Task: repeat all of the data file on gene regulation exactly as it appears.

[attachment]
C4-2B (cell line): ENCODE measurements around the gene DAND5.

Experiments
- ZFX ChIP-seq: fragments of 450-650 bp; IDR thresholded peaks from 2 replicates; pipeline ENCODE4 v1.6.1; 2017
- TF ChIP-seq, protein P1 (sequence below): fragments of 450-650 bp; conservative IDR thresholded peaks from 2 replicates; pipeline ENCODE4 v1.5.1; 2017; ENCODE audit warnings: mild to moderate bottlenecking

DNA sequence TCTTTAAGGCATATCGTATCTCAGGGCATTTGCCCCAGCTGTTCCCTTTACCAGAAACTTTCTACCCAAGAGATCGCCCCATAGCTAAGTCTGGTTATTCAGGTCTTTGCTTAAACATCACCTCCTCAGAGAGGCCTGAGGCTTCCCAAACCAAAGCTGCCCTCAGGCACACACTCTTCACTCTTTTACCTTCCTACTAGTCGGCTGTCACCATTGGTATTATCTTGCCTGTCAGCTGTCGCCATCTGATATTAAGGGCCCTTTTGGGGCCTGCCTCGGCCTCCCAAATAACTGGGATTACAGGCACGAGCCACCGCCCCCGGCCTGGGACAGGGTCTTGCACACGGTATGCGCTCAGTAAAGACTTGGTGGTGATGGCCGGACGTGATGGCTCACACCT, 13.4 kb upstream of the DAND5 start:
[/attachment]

C4-2B (cell line): ENCODE measurements around the gene DAND5.

Experiments
- ZFX ChIP-seq: fragments of 450-650 bp; IDR thresholded peaks from 2 replicates; pipeline ENCODE4 v1.6.1; 2017
- TF ChIP-seq, protein P1 (sequence below): fragments of 450-650 bp; conservative IDR thresholded peaks from 2 replicates; pipeline ENCODE4 v1.5.1; 2017; ENCODE audit warnings: mild to moderate bottlenecking

DNA sequence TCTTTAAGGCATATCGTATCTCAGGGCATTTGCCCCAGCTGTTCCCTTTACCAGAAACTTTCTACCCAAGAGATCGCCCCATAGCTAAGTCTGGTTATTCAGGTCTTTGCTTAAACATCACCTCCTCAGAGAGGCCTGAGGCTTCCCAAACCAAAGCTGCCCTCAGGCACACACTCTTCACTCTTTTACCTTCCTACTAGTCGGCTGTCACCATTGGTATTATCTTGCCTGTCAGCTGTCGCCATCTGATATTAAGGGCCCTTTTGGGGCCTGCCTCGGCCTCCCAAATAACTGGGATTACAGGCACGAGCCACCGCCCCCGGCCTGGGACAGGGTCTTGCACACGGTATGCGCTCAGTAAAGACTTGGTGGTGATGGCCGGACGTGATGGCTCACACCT, 13.4 kb upstream of the DAND5 start: